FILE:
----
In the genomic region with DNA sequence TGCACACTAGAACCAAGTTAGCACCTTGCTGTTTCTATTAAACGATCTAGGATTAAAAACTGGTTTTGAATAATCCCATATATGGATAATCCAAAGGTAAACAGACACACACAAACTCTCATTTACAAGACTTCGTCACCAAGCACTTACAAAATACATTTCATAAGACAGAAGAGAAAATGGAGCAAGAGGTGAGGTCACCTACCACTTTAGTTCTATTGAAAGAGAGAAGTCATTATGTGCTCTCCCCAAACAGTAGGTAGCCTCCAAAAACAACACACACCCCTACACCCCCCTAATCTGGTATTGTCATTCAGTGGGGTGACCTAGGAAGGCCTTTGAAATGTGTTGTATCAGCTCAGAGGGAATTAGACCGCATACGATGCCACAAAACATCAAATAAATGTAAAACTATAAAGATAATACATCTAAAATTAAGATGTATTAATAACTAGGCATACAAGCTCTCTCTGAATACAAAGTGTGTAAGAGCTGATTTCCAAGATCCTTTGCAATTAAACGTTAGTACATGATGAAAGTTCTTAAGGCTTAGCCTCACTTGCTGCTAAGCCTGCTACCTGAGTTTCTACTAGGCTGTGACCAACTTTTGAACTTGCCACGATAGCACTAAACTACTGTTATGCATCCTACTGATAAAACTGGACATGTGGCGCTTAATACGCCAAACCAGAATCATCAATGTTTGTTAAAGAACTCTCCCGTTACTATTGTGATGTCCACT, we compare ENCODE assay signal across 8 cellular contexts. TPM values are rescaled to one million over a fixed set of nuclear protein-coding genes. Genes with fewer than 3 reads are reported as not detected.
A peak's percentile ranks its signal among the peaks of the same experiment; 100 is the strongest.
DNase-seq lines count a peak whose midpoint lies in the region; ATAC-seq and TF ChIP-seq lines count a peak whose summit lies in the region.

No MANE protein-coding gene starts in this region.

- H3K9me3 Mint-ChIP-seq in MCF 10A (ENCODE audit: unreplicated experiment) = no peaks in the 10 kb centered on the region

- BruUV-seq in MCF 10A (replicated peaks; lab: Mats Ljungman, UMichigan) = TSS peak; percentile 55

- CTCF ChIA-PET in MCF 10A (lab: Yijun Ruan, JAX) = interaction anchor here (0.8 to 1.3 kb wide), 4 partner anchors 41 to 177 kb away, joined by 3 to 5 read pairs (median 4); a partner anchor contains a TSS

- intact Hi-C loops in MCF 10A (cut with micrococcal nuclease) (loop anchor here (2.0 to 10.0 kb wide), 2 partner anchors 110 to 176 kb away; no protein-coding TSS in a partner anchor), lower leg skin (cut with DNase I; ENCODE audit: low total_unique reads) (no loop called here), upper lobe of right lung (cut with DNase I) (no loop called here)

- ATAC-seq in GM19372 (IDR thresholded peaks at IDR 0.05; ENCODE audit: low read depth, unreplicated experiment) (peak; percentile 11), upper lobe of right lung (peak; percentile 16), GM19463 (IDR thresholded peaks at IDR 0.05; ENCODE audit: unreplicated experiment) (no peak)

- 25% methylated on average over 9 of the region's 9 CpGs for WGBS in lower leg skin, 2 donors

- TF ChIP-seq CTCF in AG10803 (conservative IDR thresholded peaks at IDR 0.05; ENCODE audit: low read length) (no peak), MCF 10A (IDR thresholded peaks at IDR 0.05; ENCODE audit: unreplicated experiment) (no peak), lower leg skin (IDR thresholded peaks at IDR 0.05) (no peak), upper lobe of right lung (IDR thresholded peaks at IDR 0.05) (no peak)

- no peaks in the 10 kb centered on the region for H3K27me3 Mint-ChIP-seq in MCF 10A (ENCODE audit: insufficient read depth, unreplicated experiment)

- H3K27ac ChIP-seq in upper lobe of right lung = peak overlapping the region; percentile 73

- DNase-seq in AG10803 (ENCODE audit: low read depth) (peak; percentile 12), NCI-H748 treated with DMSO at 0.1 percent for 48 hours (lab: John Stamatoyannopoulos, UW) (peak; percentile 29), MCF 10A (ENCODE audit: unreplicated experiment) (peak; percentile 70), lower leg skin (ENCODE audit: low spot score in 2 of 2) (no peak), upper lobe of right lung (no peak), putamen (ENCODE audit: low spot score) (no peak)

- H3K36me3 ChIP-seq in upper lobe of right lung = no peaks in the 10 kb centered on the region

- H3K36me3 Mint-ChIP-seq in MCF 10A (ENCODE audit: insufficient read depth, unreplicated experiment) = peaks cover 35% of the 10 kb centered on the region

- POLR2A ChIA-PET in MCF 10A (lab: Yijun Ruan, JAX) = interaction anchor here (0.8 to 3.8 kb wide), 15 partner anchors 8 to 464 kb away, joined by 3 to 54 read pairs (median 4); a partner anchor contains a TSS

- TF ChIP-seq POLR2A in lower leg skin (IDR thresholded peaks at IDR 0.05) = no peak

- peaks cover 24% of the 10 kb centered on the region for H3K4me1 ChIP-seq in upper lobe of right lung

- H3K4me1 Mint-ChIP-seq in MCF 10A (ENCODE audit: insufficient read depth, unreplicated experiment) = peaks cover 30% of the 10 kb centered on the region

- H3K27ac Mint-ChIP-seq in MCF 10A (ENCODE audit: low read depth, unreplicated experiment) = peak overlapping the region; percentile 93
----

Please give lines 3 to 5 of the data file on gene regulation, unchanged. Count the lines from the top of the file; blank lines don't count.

DNase-seq lines count a peak whose midpoint lies in the region; ATAC-seq and TF ChIP-seq lines count a peak whose summit lies in the region.

No MANE protein-coding gene starts in this region.

- H3K9me3 Mint-ChIP-seq in MCF 10A (ENCODE audit: unreplicated experiment) = no peaks in the 10 kb centered on the region